"A high-profile parliamentary panel investigating phone hacking at Rupert Murdoch’s now-defunct News of the World tabloid released embarrassing new evidence Tuesday [today, Aug. 16, 2011] that the practice of intercepting voice mail had been widely discussed at the newspaper, contradicting assertions by its owners and editors," reports The New York Times.
The evidence released is a letter, dated March 2, 2007, from Clive Goodman to Daniel Cloke, the Group Human Resources Director for News International. News International is News Corp.’s U.K. subsidiary that owned and ran the British tabloid The News of the World. Goodman is the former royal correspondent for that tabloid who was convicted of phone hacking and fired. You can read Goodman’s letter if you click here.
The Times article continues, "In light of the new evidence, the panel also announced that it was summoning at least four former News of the World figures for questioning at a hearing next month and could possibly ask Mr. Murdoch’s son James, the head of the Murdoch conglomerate’s European operations, back for more testimony as well."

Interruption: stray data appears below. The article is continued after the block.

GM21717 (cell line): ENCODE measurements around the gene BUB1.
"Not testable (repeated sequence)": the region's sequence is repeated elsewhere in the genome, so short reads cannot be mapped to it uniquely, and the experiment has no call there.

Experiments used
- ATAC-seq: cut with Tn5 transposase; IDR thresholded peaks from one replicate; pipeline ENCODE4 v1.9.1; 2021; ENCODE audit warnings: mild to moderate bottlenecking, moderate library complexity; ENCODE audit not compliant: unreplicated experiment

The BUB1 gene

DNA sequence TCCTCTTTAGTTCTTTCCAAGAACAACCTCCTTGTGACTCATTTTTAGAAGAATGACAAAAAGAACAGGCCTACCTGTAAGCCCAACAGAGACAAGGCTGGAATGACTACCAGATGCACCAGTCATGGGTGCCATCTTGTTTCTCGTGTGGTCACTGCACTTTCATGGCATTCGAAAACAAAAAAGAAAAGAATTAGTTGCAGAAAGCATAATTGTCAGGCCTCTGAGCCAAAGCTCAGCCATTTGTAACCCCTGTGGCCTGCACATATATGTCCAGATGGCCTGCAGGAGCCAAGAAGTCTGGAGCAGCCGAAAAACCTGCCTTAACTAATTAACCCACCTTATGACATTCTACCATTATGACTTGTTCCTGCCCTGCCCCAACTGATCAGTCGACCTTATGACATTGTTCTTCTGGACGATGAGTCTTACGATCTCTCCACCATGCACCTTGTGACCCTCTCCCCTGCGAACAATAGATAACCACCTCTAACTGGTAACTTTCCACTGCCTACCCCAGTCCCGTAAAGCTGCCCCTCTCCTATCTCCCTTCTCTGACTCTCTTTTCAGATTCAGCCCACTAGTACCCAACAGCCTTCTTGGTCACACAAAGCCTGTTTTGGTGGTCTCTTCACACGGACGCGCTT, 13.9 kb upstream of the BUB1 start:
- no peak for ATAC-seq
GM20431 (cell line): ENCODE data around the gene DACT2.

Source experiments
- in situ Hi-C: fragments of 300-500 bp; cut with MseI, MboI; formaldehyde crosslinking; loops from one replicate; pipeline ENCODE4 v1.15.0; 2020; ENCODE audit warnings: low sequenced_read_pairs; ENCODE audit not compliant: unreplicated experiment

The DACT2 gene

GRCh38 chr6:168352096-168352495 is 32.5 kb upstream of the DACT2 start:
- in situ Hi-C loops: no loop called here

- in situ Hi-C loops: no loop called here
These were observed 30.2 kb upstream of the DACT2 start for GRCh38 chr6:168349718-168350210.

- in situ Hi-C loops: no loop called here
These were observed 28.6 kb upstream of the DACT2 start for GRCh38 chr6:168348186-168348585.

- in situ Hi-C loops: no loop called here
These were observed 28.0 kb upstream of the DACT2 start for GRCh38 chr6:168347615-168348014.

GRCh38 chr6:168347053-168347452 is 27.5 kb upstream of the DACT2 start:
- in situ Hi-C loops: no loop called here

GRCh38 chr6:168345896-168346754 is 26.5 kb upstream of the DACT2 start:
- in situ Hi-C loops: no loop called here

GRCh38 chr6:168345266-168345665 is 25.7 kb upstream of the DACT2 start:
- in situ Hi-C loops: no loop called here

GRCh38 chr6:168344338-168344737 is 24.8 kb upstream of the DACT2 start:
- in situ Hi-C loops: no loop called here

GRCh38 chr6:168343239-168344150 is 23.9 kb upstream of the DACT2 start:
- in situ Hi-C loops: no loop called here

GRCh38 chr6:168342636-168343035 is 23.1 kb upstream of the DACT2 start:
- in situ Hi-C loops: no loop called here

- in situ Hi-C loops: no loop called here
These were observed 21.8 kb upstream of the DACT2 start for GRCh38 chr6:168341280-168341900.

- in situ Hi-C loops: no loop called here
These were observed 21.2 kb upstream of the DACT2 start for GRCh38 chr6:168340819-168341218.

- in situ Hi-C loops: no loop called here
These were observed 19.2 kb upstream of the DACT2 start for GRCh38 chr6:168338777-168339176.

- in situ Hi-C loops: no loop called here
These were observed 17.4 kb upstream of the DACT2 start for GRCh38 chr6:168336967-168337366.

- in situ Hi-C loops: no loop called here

The article adds, "In addition to the Goodman letter, the parliamentary panel released a letter from Harbottle & Lewis, a law firm hired by the Murdochs, which they have repeatedly cited as having given the News of the World a ‘clean bill of health’ in reviewing a cache of e-mails in 2007. The law firm’s letter contradicts that assertion and says that its own investigation had been limited strictly to advising the company in its employment dispute with Mr. Goodman."
The story also notes that "News International said through a spokesman that it ‘recognized the seriousness’ of the material disclosed to the police and Parliament and was committed to working in a ‘constructive and open way’ with all the relevant authorities.’"